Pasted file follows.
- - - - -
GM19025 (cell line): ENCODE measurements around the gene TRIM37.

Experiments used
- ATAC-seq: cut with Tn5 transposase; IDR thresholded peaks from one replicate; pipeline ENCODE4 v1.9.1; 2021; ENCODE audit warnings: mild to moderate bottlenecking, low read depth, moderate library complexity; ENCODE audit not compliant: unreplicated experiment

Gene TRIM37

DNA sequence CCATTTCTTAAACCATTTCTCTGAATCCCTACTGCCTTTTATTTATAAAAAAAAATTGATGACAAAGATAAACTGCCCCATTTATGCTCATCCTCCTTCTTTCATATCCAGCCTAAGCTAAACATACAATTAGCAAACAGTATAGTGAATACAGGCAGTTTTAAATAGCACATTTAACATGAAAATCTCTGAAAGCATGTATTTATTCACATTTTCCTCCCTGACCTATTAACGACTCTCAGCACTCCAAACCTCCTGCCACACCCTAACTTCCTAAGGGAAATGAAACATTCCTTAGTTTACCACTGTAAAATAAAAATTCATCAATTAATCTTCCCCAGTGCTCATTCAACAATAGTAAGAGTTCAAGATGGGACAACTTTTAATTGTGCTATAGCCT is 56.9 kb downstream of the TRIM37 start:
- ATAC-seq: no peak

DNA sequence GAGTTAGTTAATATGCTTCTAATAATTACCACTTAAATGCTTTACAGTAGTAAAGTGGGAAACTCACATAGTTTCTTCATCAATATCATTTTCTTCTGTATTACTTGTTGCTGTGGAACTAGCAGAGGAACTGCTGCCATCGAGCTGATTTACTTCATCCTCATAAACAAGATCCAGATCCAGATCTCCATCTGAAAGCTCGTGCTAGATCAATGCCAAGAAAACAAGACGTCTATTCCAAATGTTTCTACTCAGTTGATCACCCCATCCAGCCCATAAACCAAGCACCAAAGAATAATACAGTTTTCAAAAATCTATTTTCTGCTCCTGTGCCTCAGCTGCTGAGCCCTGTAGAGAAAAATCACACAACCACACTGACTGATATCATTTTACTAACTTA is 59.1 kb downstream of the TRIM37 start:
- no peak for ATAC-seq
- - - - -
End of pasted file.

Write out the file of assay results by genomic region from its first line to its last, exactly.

GM19025 (cell line): ENCODE measurements around the gene TRIM37.

Experiments used
- ATAC-seq: cut with Tn5 transposase; IDR thresholded peaks from one replicate; pipeline ENCODE4 v1.9.1; 2021; ENCODE audit warnings: mild to moderate bottlenecking, low read depth, moderate library complexity; ENCODE audit not compliant: unreplicated experiment

Gene TRIM37

DNA sequence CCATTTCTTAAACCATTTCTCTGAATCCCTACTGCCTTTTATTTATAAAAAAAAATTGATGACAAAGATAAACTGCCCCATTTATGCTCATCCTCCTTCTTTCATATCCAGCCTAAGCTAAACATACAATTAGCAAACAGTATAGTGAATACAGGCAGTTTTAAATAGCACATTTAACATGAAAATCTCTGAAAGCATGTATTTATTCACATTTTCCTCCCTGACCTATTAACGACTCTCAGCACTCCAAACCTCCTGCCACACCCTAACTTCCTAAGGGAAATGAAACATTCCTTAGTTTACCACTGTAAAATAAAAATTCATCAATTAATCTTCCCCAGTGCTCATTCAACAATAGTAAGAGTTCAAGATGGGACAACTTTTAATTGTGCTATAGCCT is 56.9 kb downstream of the TRIM37 start:
- ATAC-seq: no peak

DNA sequence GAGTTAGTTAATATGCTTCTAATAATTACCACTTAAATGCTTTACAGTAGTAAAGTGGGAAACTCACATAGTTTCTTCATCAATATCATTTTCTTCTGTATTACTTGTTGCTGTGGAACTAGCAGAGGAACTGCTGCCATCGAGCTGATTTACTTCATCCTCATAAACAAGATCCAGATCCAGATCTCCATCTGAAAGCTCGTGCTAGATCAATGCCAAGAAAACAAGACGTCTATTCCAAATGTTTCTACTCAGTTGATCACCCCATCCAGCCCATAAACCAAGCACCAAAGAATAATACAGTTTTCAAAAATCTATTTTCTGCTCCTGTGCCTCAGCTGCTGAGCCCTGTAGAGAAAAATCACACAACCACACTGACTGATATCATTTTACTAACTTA is 59.1 kb downstream of the TRIM37 start:
- no peak for ATAC-seq